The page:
Even when drawing the character of the fictional main character Kaja, Poppe moves away from the noble intention of simply “showing what it was like”. The script by Siv Rajendram Eliassen and Anna Bache-Wiig (“Lifjord – The Acquittal”) turns the young woman, undoubtedly intensely embodied by newcomer Andrea Berntzen, into an almost otherworldly heroine, only to sacrifice her in the final act to a crude twist that specifically relies on the surprise effect. This calculated shock effect is symptomatic of how much “Utøya July 22nd” in its entirety aims to actively shock the viewer; not through the events themselves, but through the gimmicky staging. Erik Poppe sometimes even works with jump-scare-like motifs, stirring up disgust through targeted blood wounds or playing directly with the viewer’s expectations in order to subvert them in the next moment for a quick shock. These are all things that a director and screenwriter (Poppe conceived the story himself) would be given credit for in other projects. But in the case of “Utøya July 22nd”, all of this is not only out of place, Poppe is also vehemently contradicting himself. And so by buying a cinema ticket you may be able to understand in a questionable way how you might experience such a rampage Experienced firsthand, but Poppe doesn’t seem to be enough and enriches the scenery with genre-typical motifs in order to take the whole thing – if anything, then – to an unpleasantly dramatic extreme.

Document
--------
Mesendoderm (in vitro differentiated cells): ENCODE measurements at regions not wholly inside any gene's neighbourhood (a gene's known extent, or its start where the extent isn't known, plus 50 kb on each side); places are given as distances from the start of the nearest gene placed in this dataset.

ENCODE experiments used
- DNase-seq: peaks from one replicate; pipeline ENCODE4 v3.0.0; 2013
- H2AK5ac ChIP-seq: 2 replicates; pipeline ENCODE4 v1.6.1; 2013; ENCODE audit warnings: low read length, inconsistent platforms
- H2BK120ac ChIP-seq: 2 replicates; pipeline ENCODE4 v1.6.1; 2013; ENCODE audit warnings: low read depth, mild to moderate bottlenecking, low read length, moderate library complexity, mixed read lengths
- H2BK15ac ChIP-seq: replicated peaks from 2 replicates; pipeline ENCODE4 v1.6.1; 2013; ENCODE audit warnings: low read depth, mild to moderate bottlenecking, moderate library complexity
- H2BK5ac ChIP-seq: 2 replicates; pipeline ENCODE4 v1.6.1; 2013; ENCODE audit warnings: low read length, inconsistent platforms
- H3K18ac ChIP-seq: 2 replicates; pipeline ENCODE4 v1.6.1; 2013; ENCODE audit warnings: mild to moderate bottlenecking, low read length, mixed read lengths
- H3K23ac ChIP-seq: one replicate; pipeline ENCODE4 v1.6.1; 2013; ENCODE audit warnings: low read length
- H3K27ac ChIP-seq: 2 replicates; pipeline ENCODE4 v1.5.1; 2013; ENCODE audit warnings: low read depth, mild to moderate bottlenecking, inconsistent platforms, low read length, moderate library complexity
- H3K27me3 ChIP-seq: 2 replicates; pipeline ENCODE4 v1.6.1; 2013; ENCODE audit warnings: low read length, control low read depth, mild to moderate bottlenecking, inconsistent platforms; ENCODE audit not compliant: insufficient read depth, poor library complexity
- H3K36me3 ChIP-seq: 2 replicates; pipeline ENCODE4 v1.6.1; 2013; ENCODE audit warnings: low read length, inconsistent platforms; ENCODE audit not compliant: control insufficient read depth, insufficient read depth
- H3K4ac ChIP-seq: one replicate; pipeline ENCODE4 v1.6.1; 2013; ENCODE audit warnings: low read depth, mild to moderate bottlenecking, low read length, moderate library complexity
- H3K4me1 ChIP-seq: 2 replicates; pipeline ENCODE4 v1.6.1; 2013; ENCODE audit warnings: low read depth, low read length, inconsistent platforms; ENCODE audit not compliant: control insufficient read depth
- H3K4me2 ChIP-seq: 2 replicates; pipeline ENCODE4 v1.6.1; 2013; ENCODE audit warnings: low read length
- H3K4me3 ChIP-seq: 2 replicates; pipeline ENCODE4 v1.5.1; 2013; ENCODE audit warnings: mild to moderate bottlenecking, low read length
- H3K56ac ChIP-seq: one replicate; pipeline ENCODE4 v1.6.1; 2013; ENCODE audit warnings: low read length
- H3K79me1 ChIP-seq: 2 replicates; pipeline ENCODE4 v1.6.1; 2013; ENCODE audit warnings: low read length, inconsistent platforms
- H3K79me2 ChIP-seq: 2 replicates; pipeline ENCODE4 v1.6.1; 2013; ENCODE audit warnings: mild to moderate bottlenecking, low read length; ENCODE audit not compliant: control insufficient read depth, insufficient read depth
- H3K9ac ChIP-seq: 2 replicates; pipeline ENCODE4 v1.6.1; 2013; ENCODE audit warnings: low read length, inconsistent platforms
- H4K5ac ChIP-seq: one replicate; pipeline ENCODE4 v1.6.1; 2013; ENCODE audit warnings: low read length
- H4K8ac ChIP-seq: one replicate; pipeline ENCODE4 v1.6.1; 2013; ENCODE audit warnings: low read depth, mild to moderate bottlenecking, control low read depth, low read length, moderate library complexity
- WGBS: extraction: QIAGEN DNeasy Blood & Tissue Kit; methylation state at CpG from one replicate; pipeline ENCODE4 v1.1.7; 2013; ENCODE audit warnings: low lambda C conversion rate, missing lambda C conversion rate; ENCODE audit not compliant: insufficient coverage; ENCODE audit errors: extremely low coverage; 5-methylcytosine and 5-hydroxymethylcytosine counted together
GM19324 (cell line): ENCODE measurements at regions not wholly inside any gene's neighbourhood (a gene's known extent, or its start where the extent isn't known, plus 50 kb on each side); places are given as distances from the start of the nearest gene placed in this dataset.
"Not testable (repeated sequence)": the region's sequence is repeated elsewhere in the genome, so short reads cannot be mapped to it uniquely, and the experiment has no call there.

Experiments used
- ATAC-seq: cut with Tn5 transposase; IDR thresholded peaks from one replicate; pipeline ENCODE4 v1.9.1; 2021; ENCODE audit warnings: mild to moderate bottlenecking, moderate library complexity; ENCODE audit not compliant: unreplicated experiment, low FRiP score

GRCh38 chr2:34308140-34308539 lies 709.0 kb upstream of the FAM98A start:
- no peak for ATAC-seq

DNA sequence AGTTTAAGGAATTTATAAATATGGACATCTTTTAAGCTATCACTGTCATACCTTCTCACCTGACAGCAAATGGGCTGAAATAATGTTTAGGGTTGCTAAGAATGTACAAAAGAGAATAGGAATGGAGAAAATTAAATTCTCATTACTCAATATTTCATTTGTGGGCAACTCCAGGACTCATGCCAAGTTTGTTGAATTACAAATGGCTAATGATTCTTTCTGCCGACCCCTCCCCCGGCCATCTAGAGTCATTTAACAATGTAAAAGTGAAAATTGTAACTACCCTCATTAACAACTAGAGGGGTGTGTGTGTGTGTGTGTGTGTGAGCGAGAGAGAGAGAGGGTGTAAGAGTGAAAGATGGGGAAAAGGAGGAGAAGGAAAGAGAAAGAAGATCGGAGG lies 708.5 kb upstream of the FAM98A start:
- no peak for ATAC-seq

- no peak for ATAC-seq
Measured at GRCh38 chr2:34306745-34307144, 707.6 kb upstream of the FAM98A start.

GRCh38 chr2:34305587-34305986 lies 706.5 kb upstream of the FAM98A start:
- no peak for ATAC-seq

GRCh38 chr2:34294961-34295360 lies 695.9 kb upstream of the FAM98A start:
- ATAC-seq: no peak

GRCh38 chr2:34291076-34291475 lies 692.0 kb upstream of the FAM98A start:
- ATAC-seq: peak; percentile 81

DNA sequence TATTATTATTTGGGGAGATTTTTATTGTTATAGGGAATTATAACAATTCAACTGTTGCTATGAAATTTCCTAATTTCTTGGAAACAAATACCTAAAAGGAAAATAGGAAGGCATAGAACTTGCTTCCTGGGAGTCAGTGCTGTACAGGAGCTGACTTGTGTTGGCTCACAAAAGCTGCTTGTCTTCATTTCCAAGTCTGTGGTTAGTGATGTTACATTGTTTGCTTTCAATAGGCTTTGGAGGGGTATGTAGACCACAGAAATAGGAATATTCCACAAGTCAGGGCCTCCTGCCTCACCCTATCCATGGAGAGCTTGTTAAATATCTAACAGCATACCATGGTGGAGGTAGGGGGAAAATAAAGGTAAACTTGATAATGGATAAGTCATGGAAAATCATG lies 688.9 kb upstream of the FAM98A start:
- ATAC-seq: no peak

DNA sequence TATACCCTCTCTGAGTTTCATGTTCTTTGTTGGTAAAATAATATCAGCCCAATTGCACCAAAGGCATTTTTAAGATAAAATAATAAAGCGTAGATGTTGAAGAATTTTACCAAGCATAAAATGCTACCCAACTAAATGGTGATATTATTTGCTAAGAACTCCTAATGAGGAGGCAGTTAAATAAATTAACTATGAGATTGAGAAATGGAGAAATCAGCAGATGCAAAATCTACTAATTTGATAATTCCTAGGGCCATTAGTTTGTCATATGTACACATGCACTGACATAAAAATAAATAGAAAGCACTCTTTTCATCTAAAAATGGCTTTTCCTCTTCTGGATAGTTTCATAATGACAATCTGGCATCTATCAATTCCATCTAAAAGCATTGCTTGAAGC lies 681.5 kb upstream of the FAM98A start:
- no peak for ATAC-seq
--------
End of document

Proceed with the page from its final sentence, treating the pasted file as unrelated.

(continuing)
Andrea Berntzen plays the main role of Kaja with a lot of self-sacrifice.
Now the legitimate question arises as to how “Utøya July 22nd” differs from other dramas and disaster films that are also based on a true tragic event. Why don’t you feel strange when Christopher Nolan captures the horrors of war from three different perspectives (in 2017 with “Dunkirk”) or when the tragedy surrounding the sinking of the “Titanic” has to give way to an expansive romantic melodrama? In contrast to the two examples mentioned, which have completely different ambitions either in terms of staging or narrative, Erik Poppe in “Utøya July 22nd” subordinates everything to the re-enactment of the rampage and thereby creates something like a kind of cinematic simulator, which is particularly important in view of the The fact that this was a recent act of violence raises the question of whether it is permissible to stir up such superficial emotions on the backs of the 77 victims. Using small details, Erik Poppe desperately tries to draw attention to the fact that he has the appropriate respect for them; for example, when he doesn’t mention the name of the assassin himself in the final text overlay, which is absolutely pointless considering Behring Breivik’s tragic fame; especially since almost every time and location-based detail of the screen events was retained. But ultimately “Utøya July 22nd” is nothing more than cinematic disaster tourism. To look at something so macabre with a clear conscience is, at least for us, very reluctant.
Conclusion: As intense as “Utøya July 22nd” presents itself from a craftsmanship perspective, the re-enactment of the terrorist attack on the Norwegian island is an irreverent work that Erik Poppe may have started with noble intentions, but must have lost them at some point.
“Utøya July 22nd” can be seen in selected USA cinemas from September 20th.